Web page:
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Tips on Taking Lecture Notes

Do's and Don'ts

A good lecturer will either expand on materials in the textbook by giving fuller explanations and adding more details, or he/she will supplement the textbook by introducing related materials and offering different interpretations. Therefore, a good idea might be to skim relevant reading assignments before class.


1. Look over previous notes before class. Use any time before class begins to review.
2. Attend all lectures. It's a continuing story.
3. Be academically aggressive. Look like you want to learn.
4. Take a front seat to see and hear better.
5. Use a large, loose-leaf binder. This gives ample room for note taking.
6. Carry lined loose-leaf (8 1/2" X 11") sheets of paper to class. Put them in a binder after class.
7. Write on only one side of the sheet. This allows for the sheets to easily be spread out for review.
8. On the top sheet, record the course, lecturer, and date.
9. Begin taking notes immediately. Don't wait for inspiration.
10. Write in short, telegraphic sentences.
11. Make notes complete for further understanding.
12. Use modified printing style.
13. Strive to detect main headings. A standard outline form is best: Use Roman numerals, capital letters, etc.
14. Capture ideas as well as facts.
15. Keep your note-organization simple.
16. Skip lines to leave space between main ideas.
17. Discover the organization pattern.
18. If the lecturer is too fast, capture fragments.
19. Leave blank spaces for words to fill in later. Clear up any questions raised from the lecture by asking either the teacher, classmates, looking in the text or another source.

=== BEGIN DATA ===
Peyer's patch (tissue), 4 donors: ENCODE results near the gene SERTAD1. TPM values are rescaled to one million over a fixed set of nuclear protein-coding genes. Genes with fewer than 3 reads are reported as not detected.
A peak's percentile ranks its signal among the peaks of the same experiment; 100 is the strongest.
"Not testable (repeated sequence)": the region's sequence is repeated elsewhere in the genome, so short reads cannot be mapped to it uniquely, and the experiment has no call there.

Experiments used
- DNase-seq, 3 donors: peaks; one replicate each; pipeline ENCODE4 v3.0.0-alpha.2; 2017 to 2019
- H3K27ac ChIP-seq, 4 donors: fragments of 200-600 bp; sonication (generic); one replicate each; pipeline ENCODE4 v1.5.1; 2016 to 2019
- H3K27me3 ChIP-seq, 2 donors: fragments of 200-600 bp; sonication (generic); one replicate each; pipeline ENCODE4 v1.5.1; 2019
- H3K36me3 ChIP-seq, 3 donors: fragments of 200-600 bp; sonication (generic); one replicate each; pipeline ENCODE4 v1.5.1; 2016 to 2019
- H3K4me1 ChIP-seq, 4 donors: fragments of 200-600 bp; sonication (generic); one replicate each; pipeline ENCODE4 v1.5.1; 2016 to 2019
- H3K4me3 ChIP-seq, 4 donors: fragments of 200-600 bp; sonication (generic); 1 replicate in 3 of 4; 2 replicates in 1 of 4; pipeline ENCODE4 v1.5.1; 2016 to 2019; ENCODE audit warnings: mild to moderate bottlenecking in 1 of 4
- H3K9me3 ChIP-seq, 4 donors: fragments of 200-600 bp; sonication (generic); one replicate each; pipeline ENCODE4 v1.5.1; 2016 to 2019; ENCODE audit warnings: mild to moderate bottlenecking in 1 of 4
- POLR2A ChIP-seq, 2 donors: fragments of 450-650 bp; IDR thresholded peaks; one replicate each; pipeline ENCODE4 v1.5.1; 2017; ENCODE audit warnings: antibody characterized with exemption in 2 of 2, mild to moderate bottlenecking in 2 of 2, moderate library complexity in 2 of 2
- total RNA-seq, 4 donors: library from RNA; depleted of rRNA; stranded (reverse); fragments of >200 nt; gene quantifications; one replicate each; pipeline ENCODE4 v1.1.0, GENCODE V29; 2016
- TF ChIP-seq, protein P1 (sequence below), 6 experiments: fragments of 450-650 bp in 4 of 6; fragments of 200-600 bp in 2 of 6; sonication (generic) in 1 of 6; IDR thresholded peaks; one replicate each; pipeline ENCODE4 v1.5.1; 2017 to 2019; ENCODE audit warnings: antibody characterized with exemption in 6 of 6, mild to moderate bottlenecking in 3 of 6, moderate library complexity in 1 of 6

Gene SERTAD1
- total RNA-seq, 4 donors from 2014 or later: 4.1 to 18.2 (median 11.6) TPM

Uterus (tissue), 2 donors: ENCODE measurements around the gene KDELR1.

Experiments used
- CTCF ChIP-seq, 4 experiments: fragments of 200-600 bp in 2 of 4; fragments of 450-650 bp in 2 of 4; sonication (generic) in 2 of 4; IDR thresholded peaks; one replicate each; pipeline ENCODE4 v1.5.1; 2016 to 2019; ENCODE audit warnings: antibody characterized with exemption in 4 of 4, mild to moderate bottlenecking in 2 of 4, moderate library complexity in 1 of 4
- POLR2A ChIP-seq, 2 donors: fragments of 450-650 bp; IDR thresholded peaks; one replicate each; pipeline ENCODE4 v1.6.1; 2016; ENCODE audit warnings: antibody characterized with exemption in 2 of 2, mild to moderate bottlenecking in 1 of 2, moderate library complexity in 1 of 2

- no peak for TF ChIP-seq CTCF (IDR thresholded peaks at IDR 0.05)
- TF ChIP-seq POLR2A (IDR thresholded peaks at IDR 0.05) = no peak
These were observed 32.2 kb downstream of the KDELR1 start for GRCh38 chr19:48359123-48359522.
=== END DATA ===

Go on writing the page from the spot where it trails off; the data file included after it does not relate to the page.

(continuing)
20. Develop your own abbreviations and symbols. Key points in the notes can be highlighted with different colored ink.
21. Record lecturer's examples.
22. Identify your own thoughts. Make note of your ideas and reflections.
23. Keep a separate loose-leaf binder for each course.


1. Don't sit near friends. This can be distracting.
2. Don't wait for something "important"; record everything.
3. Don't covert lecturer's words. It takes time and invites imprecision.
4. Don't look for facts only. See ideas too.
5. Don't give up if the lecturer is too fast. Some is better than none. (See #20 above.)
6. Don't stop to ponder; do it later.
7. Don't doodle -- it breaks your concentration and eye contact.
8. Don't use spiral-bound notebooks. You can't insert handouts into them.
9. Don't consider any examples too obvious.

Instead of closing your notebook early and getting ready to leave, listen carefully to information given toward the end of class. Summary statements may be of particular value in highlighting the main points, and there may be possible quiz questions, etc.

Periodically review your notes. Glance at your recall clues and see how much you can remember before rereading the notes. Look for the emergence of themes, main concepts, and the methods of presentation over the course of several lectures.